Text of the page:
Sun has always been quick to point to the fact that the PetStore application was never designed for performance analysis. As Glen Martin, Sun Microsystems' Lead Product Marketing Manager for J2EE, notes, "In the PetStore, given the primary goal of teaching, lucidity wins any contest. This is entirely different from the way the decision is made in real application development. People should use the PetStore to learn techniques and the application of patterns. Perhaps we haven't been clear enough on this point."

Many Java supporters have come out against this obvious oversight on TMC's part. JDJ's very own J2EE editor, Ajit Sagar, sums it up very nicely: "Comparisons are done for a purpose. If the purpose of this report was to give a fair analysis of how J2EE performs as compared to .NET, Sun as well as Microsoft should have been involved in deciding what the guidelines for the test should have been. This seems more like a "fixed" match. Was Sun approached for time, space, and resources as Microsoft was? Did they agree that Pet Store was the right application to test for performance (obviously that has not been its purpose)? Was the J2EE application deployed in Sun's facility (as the .NET one was in Redmond)? If the answer to these questions is NO, then the report is definitely one-sided and benefits Microsoft. It should be ignored by the J2EE community and treated as another marketing gimmick."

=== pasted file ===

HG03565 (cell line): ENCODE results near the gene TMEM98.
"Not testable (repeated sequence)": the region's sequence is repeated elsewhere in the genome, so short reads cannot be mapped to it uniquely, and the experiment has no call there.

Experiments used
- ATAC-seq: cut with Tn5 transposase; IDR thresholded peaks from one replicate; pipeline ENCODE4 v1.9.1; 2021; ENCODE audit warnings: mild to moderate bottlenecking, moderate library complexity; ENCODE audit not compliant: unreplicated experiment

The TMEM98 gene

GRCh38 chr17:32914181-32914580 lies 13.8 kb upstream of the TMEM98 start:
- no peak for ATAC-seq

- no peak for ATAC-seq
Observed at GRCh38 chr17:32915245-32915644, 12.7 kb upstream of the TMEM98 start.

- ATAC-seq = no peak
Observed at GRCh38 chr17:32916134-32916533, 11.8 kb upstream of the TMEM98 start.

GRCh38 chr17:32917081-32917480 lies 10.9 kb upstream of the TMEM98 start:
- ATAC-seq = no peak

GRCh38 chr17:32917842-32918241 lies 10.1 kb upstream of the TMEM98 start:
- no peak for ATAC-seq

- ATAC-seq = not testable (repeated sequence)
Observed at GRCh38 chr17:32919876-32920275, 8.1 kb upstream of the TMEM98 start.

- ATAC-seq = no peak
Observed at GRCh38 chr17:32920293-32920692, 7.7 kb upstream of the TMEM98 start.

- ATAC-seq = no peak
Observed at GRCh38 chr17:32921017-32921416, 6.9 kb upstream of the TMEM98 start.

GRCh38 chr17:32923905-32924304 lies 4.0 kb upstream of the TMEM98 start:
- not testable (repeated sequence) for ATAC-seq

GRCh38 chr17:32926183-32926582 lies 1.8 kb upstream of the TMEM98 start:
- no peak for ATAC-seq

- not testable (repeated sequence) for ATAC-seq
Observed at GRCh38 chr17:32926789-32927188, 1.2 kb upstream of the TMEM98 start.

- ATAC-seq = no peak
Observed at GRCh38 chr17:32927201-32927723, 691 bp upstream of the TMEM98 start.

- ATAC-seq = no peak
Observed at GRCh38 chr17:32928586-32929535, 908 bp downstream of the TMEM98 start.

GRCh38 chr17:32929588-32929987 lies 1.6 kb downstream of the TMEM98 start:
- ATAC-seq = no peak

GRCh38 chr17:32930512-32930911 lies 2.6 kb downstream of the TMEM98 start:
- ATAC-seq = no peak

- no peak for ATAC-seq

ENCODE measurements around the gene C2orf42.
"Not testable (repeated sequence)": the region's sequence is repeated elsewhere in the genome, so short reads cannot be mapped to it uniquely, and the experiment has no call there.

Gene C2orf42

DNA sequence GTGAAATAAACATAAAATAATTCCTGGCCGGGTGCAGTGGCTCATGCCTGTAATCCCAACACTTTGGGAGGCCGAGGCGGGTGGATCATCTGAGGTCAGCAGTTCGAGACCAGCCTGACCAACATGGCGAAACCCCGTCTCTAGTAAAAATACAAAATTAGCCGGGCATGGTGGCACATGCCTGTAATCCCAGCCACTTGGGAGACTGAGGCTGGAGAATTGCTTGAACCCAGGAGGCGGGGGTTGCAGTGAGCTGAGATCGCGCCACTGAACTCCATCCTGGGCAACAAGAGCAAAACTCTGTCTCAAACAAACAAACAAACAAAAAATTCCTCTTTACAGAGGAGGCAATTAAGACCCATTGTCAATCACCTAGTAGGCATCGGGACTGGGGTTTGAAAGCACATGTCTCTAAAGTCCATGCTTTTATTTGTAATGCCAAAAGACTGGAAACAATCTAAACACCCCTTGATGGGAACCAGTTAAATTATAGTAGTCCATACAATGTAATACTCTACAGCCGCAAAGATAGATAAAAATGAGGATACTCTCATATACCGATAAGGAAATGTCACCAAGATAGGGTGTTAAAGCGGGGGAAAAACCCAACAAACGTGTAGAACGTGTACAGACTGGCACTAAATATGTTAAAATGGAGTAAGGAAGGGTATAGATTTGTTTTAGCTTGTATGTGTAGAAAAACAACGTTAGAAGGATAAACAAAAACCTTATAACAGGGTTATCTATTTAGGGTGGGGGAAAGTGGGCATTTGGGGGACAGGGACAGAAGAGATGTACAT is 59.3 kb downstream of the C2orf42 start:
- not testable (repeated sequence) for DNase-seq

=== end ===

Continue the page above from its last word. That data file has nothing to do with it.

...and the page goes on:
Not everyone believes, though, that TMC did a disservice to the community. Greg Leake, Lead Product Manager for .NET at Microsoft, notes: "TMC did choose a J2EE architecture that represents Sun's recommended approach using Entity Beans."

That may be very well be, but as any architect will tell you, the "recommended" approach is not always all the best approach in the real world. The Middleware Company are reputed custodians of this area, publishing well-known best practices for J2EE applications. But here lies the mystery: as Eric Stahl at BEA comments, "...the rewritten PetStore does not follow *any* of TMC's best practices. It's a joke."

TMC chose to put not one, but two leading J2EE vendors against Microsoft's .NET implementation. The two servers were not officially named, but it was obvious from the configuration files published which two servers were eventually used.

"Seriously Let Down the Java Community"

A startling fact, that both JDJ's editor-in-chief Alan Williamson and Glen Martin from Sun find hard to believe, is that "AppServer #B" failed to respond to any further requests after just 4 hours. Alan Williamson comments, "For this very reason alone, TMC had a duty to call in that particular J2EE vendor to make sure they exhausted all configuration options. This was a negligent error on a massive scale. TMC have seriously let down the Java community." Such issues wouldn't have affected the .NET implementation, as Microsoft had their own highly skilled .NET engineers poring over every single line and configuration option to ensure the best possible performance was squeezed out of it.